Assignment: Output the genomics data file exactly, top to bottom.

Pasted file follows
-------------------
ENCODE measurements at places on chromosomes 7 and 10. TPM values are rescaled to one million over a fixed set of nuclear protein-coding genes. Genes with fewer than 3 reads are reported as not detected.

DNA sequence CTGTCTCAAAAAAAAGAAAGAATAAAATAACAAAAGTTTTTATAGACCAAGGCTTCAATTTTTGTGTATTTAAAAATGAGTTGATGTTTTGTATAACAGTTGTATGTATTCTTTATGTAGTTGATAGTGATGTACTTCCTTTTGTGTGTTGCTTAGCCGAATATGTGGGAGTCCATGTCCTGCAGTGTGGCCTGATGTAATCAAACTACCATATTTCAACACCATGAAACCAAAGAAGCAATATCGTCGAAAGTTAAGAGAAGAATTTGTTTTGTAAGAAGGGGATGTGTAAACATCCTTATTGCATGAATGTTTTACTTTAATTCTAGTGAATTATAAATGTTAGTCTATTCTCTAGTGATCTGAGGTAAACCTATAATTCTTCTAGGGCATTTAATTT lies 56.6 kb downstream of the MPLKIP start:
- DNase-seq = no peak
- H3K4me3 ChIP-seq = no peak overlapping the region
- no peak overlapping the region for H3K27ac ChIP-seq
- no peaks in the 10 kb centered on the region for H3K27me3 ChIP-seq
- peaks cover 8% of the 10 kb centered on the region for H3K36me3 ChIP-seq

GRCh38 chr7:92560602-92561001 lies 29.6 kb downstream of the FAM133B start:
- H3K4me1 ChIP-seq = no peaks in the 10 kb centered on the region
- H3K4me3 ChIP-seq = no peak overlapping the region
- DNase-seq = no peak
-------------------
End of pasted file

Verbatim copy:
ENCODE measurements at places on chromosomes 7 and 10. TPM values are rescaled to one million over a fixed set of nuclear protein-coding genes. Genes with fewer than 3 reads are reported as not detected.

DNA sequence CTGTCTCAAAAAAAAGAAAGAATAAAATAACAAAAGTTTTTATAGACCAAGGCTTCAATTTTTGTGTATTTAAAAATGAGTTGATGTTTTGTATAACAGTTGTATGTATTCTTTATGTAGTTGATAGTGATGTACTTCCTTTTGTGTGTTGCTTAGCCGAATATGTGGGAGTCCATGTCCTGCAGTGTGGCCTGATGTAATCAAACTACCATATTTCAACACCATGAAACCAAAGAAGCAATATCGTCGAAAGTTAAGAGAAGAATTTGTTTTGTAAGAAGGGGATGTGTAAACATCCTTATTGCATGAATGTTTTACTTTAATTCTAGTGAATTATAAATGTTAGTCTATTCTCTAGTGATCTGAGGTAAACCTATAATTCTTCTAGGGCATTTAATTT lies 56.6 kb downstream of the MPLKIP start:
- DNase-seq = no peak
- H3K4me3 ChIP-seq = no peak overlapping the region
- no peak overlapping the region for H3K27ac ChIP-seq
- no peaks in the 10 kb centered on the region for H3K27me3 ChIP-seq
- peaks cover 8% of the 10 kb centered on the region for H3K36me3 ChIP-seq

GRCh38 chr7:92560602-92561001 lies 29.6 kb downstream of the FAM133B start:
- H3K4me1 ChIP-seq = no peaks in the 10 kb centered on the region
- H3K4me3 ChIP-seq = no peak overlapping the region
- DNase-seq = no peak